UKRI GCRF Health and Context call 2019 - Full (invitation only)
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Note: This call will open shortly for applicants who have been invited to submit a full research grant proposal following the outline call that closed in April 2019. Applicants that did not submit to the outline call or who submitted and have not been invited to submit a full application, are ineligible for this call. Ineligible applications received will be withdrawn
The UKRI GCRF Health and Context call is seeking proposals for interdisciplinary research addressing wider contextual factors contributing to the burden of infectious and non-communicable diseases (NCDs). These factors may include social, cultural, historical, and religious beliefs and practices, or wider biological, ecological and environmental factors. We want to fund consortia conducting ambitious research that:
- goes beyond description to determine causal relationships between contextual influences and health
- develops or tests feasible interventions that are sensitive to or mitigate contextual influences on health.
Via the Global Challenges Research Fund (GCRF), UKRI will support impactful, three-year research projects of value between £1-2 million (at 80% FEC for UK costs, 100% FEC for overseas costs). This call is being led jointly by the Medical Research Council, Economic & Social Research Council, Arts & Humanities Research Council, Natural Environment Research Council, and Biotechnology and Biological Sciences Research Council, and applications may fall within the remit of any of, or across, these councils.
This call is led by the MRC, ESRC, AHRC, NERC and BBSRC with the GCRF Challenge Leader for Global Health. This is one of a series of UKRI GCRF collective calls of relevance to health. Information on the related calls, including themes on education, food systems, and conflict, can be found on the UKRI: GCRF Collective programme webpage.
This call seeks interdisciplinary approaches that determine the impact of contextual factors on the health of the community and/or develop interventions that take account of or mitigate these influences. Successful projects will involve the input of a variety of stakeholders, which could include members of the community where the research is conducted. Proposals are encouraged to cut across disciplinary boundaries to fully understand contextual influences that can promote or obstruct improvements in health (such as water and sanitation, agricultural practices, habitation and urban planning, religion, education, and gender).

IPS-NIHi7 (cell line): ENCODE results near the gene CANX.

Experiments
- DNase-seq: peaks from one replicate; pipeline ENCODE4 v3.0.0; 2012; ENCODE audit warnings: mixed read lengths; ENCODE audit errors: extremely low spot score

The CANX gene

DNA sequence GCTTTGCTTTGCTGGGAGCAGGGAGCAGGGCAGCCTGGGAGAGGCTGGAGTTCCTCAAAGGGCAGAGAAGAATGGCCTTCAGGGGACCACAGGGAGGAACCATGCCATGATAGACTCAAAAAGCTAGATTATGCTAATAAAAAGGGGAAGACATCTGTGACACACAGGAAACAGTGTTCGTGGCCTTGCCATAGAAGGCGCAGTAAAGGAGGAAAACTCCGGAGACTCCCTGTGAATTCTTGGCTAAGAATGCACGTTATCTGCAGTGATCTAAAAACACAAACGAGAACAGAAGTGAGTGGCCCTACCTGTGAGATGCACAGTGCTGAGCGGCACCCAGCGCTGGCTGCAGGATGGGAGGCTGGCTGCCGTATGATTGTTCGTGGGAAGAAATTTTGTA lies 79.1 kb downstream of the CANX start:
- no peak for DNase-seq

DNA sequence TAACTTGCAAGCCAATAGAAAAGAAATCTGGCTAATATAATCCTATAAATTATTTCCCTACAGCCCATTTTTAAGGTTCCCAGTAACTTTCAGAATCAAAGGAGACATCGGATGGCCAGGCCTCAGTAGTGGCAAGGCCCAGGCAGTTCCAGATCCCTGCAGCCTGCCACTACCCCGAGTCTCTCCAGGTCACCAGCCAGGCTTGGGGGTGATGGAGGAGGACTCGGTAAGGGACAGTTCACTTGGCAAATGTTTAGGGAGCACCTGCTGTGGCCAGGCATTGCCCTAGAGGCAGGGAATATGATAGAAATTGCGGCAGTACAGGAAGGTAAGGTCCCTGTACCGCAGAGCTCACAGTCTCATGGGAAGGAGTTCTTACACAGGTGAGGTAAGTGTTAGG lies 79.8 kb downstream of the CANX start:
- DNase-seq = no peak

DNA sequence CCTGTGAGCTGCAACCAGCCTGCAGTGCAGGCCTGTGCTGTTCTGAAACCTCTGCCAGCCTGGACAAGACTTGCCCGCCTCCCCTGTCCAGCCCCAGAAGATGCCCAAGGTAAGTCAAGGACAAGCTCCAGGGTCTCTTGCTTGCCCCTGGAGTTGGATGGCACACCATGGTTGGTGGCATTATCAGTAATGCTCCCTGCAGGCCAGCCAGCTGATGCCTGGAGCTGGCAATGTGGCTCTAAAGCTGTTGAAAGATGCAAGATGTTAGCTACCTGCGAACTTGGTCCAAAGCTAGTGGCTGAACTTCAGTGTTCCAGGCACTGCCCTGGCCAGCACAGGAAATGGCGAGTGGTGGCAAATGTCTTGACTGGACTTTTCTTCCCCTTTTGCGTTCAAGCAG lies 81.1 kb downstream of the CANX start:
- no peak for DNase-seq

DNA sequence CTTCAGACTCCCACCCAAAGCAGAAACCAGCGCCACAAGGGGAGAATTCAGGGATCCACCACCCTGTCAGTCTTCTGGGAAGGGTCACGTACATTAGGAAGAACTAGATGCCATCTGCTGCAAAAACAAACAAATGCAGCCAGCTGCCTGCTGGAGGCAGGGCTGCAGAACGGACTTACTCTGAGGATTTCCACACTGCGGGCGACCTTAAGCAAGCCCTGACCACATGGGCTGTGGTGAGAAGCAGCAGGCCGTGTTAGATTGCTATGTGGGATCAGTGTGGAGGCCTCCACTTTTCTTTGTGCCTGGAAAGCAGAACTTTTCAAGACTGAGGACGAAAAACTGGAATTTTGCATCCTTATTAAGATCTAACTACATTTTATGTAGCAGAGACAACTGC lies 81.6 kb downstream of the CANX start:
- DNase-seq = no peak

This call will support interdisciplinary research projects addressing contextual influences on infections and/or NCDs. Projects may seek to determine the extent to which contextual factors influence rates of NCD/infection, and/or how this influence can be accounted for or mitigated through culturally-sensitive intervention. To maximise impact, we encourage applications where the contextual factors identified are common to multiple locations within or across LMIC settings. Applications from across the spectrum of basic to applied research are eligible for this call. Where appropriate, applicants should engage with communities in the research planning process, and for applied research, engage with local, regional, and national stakeholders to maximise impact. Subject areas may comprise, but are not limited to:
- contextual drivers of non-communicable or infectious disease risk (such as contaminated drinking water, agriculture and food production, hygiene, sexual behaviours, air pollution, work practices, wider land-use and environmental changes)